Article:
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20 March 2013
Poem Essay, pg 519
The Beauty of Figurative Language
Nobody wants to read a boring story. Figurative language is used to make
sentences more interesting. William Wordsworth uses figurative language to allow his
words to be more imaginative and vivid. William Wordsworth was born on April 7, 1770
in the scenic area of Great Brittain. He was a major English Romantic Poet (wikipedia). In
the poem "[I wandered lonely as a cloud]" by William Wordsworth, he takes readers on a
journey reflecting visions of nature. Figurative language is used to clarify the poet's
response to nature. Wordsworth shares his experience in nature through an emotional
response. "[I wandered lonely as a cloud]" has many poetic devices. Three examples are
similes, personification and hyperboles.
One of the most obvious poetic devices in figurative language are similes. Similes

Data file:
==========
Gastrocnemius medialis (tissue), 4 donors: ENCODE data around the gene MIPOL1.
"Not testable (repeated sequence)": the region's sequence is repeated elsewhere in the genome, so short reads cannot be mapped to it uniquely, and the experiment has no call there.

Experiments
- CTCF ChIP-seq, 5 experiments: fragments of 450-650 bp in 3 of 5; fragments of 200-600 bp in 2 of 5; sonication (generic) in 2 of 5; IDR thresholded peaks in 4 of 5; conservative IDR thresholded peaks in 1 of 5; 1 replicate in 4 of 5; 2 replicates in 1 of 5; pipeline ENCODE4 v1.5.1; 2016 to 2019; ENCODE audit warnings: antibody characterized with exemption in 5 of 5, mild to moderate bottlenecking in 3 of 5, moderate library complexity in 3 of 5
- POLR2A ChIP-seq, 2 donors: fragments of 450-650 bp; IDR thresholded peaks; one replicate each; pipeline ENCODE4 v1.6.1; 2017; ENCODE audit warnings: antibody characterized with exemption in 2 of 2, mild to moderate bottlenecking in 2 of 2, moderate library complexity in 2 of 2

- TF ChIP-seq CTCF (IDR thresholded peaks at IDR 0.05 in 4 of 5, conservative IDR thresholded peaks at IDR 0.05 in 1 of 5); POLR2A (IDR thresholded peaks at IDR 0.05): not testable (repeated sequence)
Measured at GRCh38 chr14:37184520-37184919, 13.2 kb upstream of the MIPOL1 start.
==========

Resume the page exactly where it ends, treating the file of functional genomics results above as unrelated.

are one way Wordsworth describes how he wanders alone as part of the landscape. "I
wandered lonely as a cloud" (line 1) is the first distinct simile in the poem. By using the
word "as" the author helps the reader understand how he wanders alone by comparing it
to a cloud. The author goes on to mention how long he wanders by using similes.
"Continuous as the stars that shine" (7) expresses how long he wanders. Wordsworth
uses the word "as" to assist the reader in understanding the steady and continuous length
Personification is often used to give a non-human object human traits. Wordsworth
uses personification to describe a cluster of golden daffodils. An evident use of
personification in the poem is "When all at once I saw a crowd" (3). The daffofils are
described as if they are a group of people. The author uses personification to describe
how lively the daffodils move. "Fluttering and dancing in the breeze" (6) is an apparent use
of personification. Wordsworth helps the reader...
Cited: "William Wordsworth" Wikipedia: The Free Encyclopedia.
Wikimedia Foundation, Inc. 22 July 2004. Web. 17 March 2013.
William Wordsworth. "[I wandered lonely as a cloud]." Approaches to Literature: Fiction, Poetry, and Drama. Ed. Robert Di Yanni. 2nd Edition. New York: Mc Graw-Hill, 2008. Print.
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